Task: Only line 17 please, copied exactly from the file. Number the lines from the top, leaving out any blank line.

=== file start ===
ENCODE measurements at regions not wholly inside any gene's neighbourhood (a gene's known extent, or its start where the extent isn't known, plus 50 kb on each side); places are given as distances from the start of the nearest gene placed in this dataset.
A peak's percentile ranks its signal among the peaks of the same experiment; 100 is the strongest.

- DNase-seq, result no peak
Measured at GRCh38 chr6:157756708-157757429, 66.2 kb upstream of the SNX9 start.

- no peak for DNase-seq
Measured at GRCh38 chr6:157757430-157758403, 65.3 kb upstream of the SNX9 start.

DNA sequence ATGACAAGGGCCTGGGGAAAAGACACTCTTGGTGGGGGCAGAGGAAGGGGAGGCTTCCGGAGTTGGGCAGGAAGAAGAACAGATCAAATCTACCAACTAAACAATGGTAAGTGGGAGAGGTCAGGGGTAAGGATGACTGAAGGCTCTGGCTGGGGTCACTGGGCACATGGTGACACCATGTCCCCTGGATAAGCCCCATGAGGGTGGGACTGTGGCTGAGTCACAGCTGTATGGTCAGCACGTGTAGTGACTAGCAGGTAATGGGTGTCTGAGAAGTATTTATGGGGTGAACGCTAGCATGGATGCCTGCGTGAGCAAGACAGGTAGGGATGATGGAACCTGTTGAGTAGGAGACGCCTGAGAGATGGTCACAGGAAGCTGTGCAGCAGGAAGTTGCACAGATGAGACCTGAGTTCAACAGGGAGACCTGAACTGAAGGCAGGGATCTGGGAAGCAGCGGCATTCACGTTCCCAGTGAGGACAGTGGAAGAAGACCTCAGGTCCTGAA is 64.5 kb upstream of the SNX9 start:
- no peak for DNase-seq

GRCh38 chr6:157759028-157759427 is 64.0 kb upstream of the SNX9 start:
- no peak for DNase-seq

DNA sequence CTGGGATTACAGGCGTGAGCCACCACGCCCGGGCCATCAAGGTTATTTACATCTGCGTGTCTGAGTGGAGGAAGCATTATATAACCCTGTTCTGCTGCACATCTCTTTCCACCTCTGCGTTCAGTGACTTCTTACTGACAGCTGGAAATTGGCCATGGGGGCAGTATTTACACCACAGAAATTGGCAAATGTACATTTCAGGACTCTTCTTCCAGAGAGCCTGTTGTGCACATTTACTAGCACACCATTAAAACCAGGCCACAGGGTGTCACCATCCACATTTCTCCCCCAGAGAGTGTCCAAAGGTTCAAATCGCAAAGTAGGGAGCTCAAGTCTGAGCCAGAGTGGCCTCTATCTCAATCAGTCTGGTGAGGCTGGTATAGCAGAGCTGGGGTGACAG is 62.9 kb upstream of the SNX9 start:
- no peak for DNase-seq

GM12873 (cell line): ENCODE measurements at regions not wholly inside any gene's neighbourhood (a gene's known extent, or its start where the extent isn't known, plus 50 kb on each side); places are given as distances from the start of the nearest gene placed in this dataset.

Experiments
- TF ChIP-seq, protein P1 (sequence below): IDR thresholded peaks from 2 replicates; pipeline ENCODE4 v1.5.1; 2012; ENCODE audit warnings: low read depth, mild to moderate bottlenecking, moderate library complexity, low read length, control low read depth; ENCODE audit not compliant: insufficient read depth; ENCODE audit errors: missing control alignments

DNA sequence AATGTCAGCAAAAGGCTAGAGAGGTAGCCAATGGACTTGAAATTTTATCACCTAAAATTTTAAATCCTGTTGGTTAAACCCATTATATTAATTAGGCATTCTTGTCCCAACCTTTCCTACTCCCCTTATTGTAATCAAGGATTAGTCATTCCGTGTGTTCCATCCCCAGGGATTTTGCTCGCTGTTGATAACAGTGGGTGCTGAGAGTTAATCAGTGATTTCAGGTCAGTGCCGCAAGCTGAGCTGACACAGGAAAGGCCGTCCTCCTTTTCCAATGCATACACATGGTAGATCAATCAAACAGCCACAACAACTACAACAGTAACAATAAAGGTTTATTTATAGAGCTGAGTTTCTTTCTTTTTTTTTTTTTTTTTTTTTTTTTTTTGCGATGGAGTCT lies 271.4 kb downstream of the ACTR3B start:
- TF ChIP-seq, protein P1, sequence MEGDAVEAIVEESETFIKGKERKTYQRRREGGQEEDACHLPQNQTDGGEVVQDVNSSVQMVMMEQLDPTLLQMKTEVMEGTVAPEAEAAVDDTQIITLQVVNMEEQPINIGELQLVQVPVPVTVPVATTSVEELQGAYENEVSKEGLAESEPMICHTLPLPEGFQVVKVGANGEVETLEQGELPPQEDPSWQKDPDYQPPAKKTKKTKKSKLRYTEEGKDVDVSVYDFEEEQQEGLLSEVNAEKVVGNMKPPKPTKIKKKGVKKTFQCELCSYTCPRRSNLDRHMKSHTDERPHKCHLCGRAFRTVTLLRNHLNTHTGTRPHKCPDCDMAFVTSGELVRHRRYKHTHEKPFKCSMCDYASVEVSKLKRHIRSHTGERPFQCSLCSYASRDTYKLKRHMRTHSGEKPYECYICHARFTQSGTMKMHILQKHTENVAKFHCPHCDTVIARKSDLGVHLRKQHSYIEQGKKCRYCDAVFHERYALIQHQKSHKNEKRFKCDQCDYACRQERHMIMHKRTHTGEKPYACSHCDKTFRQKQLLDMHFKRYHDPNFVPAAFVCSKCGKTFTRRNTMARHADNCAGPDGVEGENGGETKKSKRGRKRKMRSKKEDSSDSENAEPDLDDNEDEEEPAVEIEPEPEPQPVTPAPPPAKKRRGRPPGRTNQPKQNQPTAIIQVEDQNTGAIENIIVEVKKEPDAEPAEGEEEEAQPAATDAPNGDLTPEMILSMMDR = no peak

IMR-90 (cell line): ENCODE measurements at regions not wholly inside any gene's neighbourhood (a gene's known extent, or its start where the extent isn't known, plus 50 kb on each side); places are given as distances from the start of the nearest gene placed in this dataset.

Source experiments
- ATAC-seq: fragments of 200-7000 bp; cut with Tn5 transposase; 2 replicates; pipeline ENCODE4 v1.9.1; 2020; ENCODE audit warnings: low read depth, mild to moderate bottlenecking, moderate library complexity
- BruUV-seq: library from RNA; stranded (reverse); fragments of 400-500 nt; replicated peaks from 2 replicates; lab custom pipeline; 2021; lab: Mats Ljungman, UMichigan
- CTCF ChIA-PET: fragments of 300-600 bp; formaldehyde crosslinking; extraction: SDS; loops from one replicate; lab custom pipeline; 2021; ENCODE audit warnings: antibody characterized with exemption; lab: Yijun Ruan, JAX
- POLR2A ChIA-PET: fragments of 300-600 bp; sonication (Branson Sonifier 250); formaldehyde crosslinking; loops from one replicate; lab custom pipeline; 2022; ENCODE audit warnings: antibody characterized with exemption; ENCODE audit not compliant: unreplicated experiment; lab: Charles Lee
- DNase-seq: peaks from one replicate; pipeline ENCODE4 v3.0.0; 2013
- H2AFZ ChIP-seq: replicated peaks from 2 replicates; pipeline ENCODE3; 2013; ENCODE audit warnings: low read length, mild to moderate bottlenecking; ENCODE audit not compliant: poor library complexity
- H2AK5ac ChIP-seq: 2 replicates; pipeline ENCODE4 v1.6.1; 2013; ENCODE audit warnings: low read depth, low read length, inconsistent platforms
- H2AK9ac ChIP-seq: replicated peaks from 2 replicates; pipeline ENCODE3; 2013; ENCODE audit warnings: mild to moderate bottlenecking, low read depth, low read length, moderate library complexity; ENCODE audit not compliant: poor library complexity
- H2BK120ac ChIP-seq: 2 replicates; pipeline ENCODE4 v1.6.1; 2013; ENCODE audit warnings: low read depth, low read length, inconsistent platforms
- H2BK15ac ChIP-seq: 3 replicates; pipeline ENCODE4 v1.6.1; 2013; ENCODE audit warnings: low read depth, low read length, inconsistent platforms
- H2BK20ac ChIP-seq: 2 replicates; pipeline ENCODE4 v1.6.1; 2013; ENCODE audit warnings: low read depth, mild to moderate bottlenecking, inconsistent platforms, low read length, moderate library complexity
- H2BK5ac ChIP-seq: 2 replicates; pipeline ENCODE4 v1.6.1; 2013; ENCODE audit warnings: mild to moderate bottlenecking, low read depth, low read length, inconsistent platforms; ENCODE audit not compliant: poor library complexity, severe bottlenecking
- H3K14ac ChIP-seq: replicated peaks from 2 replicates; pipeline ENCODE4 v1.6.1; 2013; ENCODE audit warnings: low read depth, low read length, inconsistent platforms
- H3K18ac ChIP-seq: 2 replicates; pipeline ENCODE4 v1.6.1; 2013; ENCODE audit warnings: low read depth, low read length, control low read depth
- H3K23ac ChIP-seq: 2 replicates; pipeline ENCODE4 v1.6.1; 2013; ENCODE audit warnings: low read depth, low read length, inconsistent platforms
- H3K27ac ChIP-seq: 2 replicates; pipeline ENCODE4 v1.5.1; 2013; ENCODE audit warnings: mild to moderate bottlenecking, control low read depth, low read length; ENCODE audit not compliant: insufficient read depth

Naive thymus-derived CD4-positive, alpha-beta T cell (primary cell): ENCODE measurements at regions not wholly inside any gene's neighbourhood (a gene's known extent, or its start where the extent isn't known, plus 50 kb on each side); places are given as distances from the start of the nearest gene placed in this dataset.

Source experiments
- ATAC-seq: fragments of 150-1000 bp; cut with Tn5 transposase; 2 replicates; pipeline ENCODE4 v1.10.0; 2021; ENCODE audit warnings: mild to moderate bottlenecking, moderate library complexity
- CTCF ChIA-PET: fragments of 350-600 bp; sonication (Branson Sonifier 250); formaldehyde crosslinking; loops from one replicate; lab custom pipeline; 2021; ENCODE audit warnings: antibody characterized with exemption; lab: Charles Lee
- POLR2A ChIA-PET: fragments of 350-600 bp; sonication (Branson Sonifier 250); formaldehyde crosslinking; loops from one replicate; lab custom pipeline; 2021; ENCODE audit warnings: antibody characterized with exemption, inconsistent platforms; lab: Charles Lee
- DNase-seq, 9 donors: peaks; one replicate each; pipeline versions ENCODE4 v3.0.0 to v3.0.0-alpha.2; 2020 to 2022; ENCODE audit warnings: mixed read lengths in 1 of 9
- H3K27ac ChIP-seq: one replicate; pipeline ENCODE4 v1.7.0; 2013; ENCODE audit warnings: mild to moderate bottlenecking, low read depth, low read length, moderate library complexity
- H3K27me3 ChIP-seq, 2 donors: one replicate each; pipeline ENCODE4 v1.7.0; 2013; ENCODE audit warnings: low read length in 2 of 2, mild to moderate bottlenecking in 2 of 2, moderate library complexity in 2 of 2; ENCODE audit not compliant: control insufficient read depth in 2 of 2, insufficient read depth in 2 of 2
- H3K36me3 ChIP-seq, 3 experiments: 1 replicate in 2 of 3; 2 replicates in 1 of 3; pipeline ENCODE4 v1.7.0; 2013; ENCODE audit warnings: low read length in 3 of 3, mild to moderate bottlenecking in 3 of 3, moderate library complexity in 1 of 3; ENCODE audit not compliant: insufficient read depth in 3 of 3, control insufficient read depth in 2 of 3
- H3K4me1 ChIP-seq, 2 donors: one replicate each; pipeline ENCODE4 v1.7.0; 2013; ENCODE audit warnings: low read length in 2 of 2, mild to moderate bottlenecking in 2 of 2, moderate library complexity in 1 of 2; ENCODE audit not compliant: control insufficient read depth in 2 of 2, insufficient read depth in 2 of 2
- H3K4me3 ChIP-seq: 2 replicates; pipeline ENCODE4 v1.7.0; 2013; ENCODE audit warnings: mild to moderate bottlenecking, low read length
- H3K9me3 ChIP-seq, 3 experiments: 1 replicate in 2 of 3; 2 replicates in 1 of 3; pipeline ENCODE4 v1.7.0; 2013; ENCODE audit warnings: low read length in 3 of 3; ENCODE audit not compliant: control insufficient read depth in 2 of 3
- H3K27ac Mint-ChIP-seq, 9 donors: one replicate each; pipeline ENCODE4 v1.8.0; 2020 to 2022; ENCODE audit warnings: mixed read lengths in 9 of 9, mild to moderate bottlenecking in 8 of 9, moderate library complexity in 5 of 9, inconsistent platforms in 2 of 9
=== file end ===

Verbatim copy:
- TF ChIP-seq, protein P1, sequence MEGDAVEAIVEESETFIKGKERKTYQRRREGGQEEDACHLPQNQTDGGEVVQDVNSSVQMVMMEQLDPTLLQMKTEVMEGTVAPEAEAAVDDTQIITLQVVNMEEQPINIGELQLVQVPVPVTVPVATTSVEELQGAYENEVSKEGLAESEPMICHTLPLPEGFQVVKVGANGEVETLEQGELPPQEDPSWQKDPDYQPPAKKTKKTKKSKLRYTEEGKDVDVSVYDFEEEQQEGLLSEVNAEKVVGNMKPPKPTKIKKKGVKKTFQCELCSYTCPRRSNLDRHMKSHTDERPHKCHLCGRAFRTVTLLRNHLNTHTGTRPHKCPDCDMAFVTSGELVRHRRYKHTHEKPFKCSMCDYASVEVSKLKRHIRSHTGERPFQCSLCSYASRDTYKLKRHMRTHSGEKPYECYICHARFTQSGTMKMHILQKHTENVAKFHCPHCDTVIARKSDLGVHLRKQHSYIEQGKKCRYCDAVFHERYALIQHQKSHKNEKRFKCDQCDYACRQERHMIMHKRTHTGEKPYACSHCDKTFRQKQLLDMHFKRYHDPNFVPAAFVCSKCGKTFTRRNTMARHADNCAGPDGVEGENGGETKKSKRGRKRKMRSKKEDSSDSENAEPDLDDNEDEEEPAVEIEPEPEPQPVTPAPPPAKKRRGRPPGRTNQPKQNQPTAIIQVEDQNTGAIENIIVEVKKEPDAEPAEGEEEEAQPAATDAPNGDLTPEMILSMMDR = no peak